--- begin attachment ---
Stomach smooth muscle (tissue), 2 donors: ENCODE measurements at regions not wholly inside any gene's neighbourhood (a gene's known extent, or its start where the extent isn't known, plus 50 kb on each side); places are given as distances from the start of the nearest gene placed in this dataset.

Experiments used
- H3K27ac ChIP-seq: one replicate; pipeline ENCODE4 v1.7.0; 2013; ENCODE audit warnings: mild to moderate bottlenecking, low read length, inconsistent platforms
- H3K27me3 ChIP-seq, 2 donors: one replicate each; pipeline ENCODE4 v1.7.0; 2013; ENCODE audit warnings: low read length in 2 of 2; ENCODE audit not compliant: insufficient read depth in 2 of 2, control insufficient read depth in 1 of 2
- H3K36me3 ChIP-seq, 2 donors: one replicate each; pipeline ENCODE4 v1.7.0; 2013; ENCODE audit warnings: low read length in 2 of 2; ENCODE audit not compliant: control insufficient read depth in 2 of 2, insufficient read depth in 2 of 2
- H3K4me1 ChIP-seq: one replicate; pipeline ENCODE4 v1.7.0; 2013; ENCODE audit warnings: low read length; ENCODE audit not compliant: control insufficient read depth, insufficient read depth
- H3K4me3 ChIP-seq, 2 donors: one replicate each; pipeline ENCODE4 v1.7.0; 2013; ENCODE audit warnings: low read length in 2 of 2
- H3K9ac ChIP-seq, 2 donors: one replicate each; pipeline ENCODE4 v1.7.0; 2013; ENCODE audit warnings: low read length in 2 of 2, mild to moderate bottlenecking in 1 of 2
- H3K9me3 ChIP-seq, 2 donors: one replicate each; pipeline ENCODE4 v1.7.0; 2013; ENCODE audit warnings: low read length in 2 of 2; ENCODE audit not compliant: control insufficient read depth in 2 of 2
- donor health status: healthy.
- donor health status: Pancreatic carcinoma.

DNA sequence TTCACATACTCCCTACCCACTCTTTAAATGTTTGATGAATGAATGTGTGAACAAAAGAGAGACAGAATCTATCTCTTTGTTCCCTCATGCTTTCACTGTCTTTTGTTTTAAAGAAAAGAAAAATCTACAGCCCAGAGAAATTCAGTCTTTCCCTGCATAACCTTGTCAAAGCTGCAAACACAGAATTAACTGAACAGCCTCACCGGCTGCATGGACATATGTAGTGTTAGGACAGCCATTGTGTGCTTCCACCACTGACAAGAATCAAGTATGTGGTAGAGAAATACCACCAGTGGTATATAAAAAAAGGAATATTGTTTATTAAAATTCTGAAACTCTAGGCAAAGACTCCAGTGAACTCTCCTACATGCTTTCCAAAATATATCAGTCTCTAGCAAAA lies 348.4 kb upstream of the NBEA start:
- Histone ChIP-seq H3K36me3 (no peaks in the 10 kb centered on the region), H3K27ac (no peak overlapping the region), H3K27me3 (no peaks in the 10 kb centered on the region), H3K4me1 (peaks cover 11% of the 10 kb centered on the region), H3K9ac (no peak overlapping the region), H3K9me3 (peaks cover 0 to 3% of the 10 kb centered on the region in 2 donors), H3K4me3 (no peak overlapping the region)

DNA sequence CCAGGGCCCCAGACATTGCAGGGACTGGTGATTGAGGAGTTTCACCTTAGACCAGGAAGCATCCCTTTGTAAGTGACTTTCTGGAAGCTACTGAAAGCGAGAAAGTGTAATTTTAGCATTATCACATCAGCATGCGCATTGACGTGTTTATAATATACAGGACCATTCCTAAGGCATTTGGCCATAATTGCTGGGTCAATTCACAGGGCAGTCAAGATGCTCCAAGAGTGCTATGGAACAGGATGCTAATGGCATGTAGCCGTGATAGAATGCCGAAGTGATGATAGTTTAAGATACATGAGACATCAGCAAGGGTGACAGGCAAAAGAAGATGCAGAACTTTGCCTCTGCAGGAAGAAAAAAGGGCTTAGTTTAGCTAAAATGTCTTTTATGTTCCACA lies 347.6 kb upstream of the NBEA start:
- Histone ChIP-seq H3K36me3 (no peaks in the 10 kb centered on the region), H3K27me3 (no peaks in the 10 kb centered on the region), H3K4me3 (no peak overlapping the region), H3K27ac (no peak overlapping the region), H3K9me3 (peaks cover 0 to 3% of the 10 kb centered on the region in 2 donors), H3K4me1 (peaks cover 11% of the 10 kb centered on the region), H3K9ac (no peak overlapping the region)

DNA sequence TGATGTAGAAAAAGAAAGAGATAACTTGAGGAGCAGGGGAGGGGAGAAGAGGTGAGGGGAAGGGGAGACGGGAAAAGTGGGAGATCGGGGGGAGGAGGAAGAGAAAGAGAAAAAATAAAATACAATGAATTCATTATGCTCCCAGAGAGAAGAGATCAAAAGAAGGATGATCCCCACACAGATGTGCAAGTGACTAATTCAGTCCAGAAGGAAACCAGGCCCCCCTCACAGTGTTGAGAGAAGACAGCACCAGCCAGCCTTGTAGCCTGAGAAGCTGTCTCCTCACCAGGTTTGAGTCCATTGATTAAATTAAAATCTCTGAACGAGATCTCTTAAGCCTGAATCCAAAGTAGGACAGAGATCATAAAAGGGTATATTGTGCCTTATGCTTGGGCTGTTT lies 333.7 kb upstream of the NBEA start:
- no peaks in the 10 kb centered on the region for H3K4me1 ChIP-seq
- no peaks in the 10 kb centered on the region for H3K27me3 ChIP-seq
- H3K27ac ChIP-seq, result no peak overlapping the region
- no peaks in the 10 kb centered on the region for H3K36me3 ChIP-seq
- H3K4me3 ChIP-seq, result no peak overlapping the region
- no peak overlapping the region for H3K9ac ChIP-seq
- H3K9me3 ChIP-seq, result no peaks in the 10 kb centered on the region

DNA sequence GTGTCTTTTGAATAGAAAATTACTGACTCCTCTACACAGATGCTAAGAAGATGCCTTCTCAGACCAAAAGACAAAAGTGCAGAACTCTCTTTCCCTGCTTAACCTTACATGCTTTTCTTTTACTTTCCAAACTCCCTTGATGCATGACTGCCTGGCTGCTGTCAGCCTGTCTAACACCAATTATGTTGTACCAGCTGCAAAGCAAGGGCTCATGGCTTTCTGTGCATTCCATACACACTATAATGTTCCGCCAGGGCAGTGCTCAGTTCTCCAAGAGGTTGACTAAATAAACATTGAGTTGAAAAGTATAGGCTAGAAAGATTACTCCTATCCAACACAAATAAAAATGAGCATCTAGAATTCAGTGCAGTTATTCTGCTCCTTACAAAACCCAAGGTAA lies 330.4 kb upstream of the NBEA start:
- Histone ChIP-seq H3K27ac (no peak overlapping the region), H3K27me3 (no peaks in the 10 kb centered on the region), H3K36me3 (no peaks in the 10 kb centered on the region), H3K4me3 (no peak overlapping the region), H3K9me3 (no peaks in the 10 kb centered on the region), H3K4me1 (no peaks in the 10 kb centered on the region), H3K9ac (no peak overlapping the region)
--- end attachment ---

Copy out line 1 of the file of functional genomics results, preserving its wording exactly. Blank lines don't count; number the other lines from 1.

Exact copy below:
Stomach smooth muscle (tissue), 2 donors: ENCODE measurements at regions not wholly inside any gene's neighbourhood (a gene's known extent, or its start where the extent isn't known, plus 50 kb on each side); places are given as distances from the start of the nearest gene placed in this dataset.